I know this one will probably prompt some negative feedback from Cisco, but this is a thought I’ve had for a long time.  Cisco doesn’t have as many products to sell so they can focus more on selling UCS.  Yes, I know that Cisco has a large product portfolio, but when you summarize it they fall into 4 groups: Networking, Security, Collaboration or Servers.  Not only do HP, Dell and IBM/Lenovo sell the same type of solutions as Cisco but they also have PCs, peripherals, software, and storage making it harder to focus on “blade server sales.”  For the Cisco sales teams, fewer products means more focused selling – especially when it comes to blade servers.

The Network Is Cisco So Adding Servers is Easier

Cisco has been the market leader in networking for years and have a presence in most IT environments.  If the network is down nearly everything is affected, so in many environments the network infrastructure is off limits – once it is stable, it is not changed.  The networking teams in many organizations are vital in architecture discussions since they are tasked with insuring that any additions to the environment do not affect network uptime or performance.  When it comes down to it, the networking teams rule the datacenter – which is yet another reason that Cisco has been successful in selling UCS.  While not always the case, Cisco servers working with Cisco networking could be seen as posing less of a risk to the network.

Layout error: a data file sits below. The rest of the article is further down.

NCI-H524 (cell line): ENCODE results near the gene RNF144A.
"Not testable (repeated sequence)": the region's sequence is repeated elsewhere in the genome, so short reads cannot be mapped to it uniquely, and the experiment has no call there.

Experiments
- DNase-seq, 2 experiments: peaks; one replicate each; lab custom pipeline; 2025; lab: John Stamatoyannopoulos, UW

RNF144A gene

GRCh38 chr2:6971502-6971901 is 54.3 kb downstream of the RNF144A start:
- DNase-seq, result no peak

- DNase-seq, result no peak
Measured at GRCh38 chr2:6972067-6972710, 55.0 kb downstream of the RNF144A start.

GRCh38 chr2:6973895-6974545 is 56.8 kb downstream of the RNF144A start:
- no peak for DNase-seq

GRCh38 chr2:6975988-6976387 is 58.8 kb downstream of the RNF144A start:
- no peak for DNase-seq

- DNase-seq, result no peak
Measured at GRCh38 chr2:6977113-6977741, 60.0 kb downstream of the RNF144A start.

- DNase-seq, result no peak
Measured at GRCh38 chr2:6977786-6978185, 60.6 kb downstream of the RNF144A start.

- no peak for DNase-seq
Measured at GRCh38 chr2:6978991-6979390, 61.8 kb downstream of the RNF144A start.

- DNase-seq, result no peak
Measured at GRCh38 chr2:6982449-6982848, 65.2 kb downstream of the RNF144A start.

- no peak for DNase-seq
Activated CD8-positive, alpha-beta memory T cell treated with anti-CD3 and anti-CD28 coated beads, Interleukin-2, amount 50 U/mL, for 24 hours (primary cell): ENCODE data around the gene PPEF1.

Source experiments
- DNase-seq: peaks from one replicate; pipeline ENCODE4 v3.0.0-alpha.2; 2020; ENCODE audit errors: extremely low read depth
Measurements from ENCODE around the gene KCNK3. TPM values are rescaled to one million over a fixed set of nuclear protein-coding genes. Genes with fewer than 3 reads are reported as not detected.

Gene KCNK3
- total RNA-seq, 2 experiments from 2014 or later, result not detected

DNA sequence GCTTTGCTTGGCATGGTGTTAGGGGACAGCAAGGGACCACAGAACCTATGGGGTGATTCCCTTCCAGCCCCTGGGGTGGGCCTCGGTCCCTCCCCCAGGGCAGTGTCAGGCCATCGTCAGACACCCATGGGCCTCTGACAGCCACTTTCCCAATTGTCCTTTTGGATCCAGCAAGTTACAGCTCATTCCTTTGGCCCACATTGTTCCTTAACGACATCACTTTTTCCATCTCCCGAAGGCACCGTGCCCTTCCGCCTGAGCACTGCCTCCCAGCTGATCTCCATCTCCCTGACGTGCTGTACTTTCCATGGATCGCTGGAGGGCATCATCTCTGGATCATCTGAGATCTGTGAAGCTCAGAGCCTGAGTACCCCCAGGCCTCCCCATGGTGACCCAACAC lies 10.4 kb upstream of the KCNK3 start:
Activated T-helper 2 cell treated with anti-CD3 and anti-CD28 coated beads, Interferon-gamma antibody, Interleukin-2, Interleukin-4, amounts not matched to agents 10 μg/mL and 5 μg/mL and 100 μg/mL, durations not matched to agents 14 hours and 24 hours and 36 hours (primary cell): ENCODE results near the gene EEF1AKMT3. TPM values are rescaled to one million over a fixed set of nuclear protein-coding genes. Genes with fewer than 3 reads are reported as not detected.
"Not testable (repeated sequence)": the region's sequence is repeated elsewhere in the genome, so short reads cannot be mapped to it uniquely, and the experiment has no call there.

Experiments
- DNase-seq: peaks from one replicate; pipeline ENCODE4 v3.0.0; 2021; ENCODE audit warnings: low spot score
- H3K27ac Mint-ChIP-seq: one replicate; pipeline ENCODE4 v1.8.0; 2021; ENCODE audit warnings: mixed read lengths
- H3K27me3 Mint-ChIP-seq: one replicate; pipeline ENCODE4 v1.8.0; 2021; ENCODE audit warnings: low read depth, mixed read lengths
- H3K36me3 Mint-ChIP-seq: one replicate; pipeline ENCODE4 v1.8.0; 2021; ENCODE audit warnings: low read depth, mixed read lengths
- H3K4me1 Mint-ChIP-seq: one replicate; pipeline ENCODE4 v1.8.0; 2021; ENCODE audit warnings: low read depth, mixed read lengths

Final Thoughts

These are just a few observations about Cisco’s success that I’ve accumulated over the past few years.  Did I get it right?  Do you have different ideas or opposing thoughts – I welcome any comments below.  Congratulations to Cisco for doing a great job increasing their footprint in the blade server market.  It’s obvious HP, Dell and IBM/Lenovo have their work cut out for them.  Taking a look at why Cisco has had success with UCS may help other vendors grow blade server market share in the future. 



Kevin Houston is the founder and Editor-in-Chief of  He has over 17 years of experience in the x86 server marketplace.  Since 1997 Kevin has worked at several resellers in the Atlanta area, and has a vast array of competitive x86 server knowledge and certifications as well as an in-depth understanding of VMware and Citrix virtualization.  Kevin works for Dell as a Server Sales Engineer covering the Global Enterprise market.

Disclaimer: The views presented in this blog are personal views and may or may not reflect any of the contributors’ employer’s positions. Furthermore, the content is not reviewed, approved or published by any employer.

11 thoughts on “The Secret to How Cisco Took the #1 Blade Server Spot

  1. TomLassen